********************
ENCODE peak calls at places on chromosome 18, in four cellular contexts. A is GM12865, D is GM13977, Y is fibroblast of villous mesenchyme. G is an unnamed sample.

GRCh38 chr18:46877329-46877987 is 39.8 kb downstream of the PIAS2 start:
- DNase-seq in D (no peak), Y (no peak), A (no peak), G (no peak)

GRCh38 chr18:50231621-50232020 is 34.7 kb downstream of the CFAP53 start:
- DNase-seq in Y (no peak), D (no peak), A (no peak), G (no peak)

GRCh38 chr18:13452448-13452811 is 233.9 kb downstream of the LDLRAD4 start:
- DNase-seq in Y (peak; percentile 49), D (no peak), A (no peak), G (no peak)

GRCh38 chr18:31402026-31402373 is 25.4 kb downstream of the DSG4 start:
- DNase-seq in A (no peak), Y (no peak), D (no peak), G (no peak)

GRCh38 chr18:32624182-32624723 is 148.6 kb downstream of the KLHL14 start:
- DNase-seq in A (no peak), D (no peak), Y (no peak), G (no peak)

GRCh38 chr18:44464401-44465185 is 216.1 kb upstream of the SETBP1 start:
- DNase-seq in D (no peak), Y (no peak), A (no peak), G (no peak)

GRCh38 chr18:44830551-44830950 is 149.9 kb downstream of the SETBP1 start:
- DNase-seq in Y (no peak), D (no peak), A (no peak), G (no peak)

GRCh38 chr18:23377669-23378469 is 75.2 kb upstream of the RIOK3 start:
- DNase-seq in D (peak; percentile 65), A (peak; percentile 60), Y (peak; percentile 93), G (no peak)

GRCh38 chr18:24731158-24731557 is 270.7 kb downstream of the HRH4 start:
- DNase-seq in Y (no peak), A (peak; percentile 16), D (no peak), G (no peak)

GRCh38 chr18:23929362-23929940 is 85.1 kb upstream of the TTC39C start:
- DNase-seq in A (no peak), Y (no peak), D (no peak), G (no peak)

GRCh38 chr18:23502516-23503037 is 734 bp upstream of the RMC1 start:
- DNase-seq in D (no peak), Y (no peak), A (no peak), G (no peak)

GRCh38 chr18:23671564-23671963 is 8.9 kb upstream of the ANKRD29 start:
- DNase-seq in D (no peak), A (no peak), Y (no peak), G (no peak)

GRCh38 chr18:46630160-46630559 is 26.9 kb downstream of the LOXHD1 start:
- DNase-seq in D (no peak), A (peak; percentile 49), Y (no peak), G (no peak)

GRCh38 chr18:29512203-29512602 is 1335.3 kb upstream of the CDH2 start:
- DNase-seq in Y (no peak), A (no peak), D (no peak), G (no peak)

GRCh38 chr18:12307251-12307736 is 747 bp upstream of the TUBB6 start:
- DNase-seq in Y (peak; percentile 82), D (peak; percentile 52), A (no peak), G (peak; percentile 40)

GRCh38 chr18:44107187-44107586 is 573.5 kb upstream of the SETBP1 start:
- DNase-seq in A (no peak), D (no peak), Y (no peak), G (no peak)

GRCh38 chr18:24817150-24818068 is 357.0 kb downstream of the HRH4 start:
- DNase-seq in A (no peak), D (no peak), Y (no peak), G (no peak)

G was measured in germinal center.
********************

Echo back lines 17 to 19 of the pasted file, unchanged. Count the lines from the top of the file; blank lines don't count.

- DNase-seq in D (peak; percentile 65), A (peak; percentile 60), Y (peak; percentile 93), G (no peak)

GRCh38 chr18:24731158-24731557 is 270.7 kb downstream of the HRH4 start:
- DNase-seq in Y (no peak), A (peak; percentile 16), D (no peak), G (no peak)